Can you talk about the cultural aspect of bilingual parenting as it relates to your family?

I understand that the cultural aspects that are tied to my heritage are just as important as teaching the Spanish language. I include a variety of Dominican foods, we celebrate the typical holidays the way I experienced in my family, and include sentimental phrases/words that I grew up hearing.

Share a memorable moment you and your family experienced with language learning, something that shed light or taught you a lesson about bilingual parenting.

One of my most cherished moments was when Nugget started saying “Te amo Mommy.” I love every moment that Nugget speaks to me since it wasn’t too long ago when he wasn’t speaking much. However, that moment was so special because he said it on his own and unprompted. My most memorable moment with Chi-Chi was when she started naming her colors in Spanish. She doesn’t say too much, but it was amazing to see her correctly identify her colors.   What was even better was that she said them in Spanish! I was so proud. I really have made extra efforts to make activities that are Spanish centered and share them on my blog to help children learn the language.

espanolita bilingual parenting bilingualism multicultural language

How do you involve your family, community, school and/or world at large in this bilingual adventure?

My family is an integral part of my bilingual adventure. I always encourage my parents to speak only Spanish to the children so that they get that full immersion. The kiddos also get to go to a half day learning program where they also include some basic Spanish. For their age, it is a good start to learn some basic concepts in Spanish. I also teach my children preschool level concept using both languages. I encourage anyone that completes home tot- schooling and homeschooling to utilize bilingual teaching resources at home. I have found that my children, especially Nugget, have definitely benefitted from the bilingual learning activities.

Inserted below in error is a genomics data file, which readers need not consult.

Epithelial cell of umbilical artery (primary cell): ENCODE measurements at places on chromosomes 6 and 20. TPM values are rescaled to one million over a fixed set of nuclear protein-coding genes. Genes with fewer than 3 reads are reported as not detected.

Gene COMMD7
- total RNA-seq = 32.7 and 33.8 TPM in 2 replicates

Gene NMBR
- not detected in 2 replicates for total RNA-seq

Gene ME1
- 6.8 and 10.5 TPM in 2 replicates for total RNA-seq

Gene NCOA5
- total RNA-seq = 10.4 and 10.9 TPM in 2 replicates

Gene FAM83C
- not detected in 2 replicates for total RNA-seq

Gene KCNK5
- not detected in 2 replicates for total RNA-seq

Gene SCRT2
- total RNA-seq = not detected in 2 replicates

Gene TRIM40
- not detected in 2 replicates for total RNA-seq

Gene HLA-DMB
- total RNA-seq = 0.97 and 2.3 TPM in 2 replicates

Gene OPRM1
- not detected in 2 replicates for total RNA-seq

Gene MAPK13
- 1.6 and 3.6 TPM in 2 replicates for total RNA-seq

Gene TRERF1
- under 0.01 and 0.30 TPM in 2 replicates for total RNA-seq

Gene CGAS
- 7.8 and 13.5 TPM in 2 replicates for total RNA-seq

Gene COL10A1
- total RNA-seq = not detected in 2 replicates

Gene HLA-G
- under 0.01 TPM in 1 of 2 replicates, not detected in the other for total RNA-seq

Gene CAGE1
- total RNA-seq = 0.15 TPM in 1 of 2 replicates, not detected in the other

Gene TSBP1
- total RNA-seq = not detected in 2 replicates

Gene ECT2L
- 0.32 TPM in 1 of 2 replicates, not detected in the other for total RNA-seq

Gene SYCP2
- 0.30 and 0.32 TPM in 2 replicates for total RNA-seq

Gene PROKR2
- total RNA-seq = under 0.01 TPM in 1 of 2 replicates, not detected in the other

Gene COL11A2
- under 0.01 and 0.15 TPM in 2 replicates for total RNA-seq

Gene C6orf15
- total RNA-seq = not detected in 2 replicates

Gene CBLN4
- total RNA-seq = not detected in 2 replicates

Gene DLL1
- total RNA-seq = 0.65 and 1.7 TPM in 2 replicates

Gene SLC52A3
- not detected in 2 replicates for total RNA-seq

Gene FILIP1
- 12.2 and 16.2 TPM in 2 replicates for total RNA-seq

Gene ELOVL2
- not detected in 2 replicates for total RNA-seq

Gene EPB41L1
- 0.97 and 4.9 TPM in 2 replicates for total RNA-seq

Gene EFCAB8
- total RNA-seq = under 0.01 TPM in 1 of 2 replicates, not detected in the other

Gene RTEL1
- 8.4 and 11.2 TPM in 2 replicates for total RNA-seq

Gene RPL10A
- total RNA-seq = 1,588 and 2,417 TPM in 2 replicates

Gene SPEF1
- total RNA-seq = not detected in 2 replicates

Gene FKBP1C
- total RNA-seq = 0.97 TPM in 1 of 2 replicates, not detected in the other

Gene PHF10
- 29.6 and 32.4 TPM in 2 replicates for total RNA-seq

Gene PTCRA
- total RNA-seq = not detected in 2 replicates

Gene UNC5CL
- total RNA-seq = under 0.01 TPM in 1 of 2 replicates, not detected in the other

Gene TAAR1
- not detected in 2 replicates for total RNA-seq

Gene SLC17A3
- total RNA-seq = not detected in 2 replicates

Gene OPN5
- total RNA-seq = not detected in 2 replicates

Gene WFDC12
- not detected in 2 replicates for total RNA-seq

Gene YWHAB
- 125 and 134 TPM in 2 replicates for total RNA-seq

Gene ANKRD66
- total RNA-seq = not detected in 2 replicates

What advice or encouragement can you share with other families raising their children bi-/multi-lingually?

Definitely persistence, perseverance, and have fun. Persist in your bilingual teaching endeavors, persevere when it looks like all your teachings are not working, and have fun when you see that your hard work has paid off.

espanolita bilingual parenting bilingualism multicultural language

Freebie! Anything else come to your mind about the issue of bilingual/multilingual parenting?

I am a strong advocate of bilingual/multilingual parenting when one or both of the parents speak another language. I have spoken to so many adults that have had parents who are able to speak at least two languages but never taught their children. They tell me they wished they had learned the language. I applaud any parent/guardian who decides to raise their children bilingually and aren’t bilingual themselves.

As a Latina mommy, I have the responsibility of teaching my children all about their heritage including learning to speak Spanish. I dedicate at least 30 minutes three times a week to Spanish Tot-school, where we do play activities that focus on improving their bilingual language skills. I encourage all parents to spend at least 30 minutes of focused play time. You will definitely see an improvement in your child’s language skills. Please stop by my blog if you need ideas and are interested in Spanish tot-school activities.

Thank you so much for allowing me to share a little about my bilingual home! I am so honored.

Muchas gracias to Stephanie for sharing her family’s journey through bilingual parenting. If you, too, are interested in sharing your adventures in multilingual parenting here on Españolita…¡sobre la marcha!, please contact me! 

6 thoughts on ““Te amo, Mommy.” (Family Fridays)

  1. Thank you so much for allowing me to share my experience with bilingual parenting! I am so grateful to be able to share my experiences and hope that it may help other parents and guardians.